87. Ecosystem Marketplace: A Forest Trends Initiative. “Brazilian Cosmetics Giant Buys First Indigenous REDD Credits.” 2013. Available online: (accessed on 9 July 2016).
  88. Ecosystem Marketplace: A Forest Trends Initiative. “Amazonian People Prove They Saved Endangered Rainforest, Become First To Generate REDD Credits.” 2013. Available online: (accessed on 9 July 2016).
  89. Christopher Pollon, Ann Espuelas, and Steve Zwick. “Indigenous Life Plans and Carbon Finance: Two Sides of the Same Coin? ” 2015. Available online: (accessed on 9 July 2016).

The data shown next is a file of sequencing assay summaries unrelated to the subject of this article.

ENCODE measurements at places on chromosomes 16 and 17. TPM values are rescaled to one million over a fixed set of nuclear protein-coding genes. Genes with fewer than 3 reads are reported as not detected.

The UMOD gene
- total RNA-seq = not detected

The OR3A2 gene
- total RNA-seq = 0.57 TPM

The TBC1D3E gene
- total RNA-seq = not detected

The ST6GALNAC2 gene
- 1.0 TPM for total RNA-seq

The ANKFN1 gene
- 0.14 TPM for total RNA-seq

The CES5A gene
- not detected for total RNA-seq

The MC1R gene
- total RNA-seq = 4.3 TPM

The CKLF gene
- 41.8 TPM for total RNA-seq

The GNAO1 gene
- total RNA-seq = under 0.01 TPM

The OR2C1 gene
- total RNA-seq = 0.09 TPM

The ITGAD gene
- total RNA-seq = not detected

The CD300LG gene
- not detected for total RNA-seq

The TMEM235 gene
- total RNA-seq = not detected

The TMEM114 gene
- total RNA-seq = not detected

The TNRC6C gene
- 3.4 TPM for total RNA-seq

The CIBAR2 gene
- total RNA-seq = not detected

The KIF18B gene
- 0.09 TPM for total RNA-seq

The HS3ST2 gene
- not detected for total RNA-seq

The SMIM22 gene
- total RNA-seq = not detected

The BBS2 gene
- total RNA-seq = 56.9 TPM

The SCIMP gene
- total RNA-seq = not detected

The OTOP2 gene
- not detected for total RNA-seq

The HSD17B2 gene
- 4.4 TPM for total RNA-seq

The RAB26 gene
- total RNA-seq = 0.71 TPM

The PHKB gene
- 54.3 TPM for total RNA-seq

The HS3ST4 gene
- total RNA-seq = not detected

90. Indigenous Rising: An Indigenous Environmental Network Project. “Leaders of the Paiter Suruí Ask that the Carbon Project with Natura be Terminated—New Post on REDD-Monitor.” 2015. Available online: (accessed on 9 July 2016).
  91. Juliet S. Erazo. “REDD: Development Opportunity or Neoliberal Threat? Indigenous Organizations Take Opposing Views.” NACLA Report on the Americas 46 (2013): 55–60. [Google Scholar] [CrossRef]
  92. Pablo Reed. “REDD+ and the Indigenous Question: A Case Study from Ecuador.” Forests 3 (2012): 525–49. [Google Scholar] [CrossRef]
  93. Chris Van Dam. “Indigenous Territories and REDD in Latin America: Opportunity or Threat? ” Forests 2 (2011): 394–414. [Google Scholar]
  94. AIDESEP (Asociación Interétnica de Desarrollo de la Selva Peruana). “Construyendo Redd+ Indígena: Adecuación Intercultural del Redd+ Perú a los Derechos Territoriales y Colectivos de los Pueblos Indígenas.” 2013. Available online:ígena.pdf (accessed on 9 July 2016).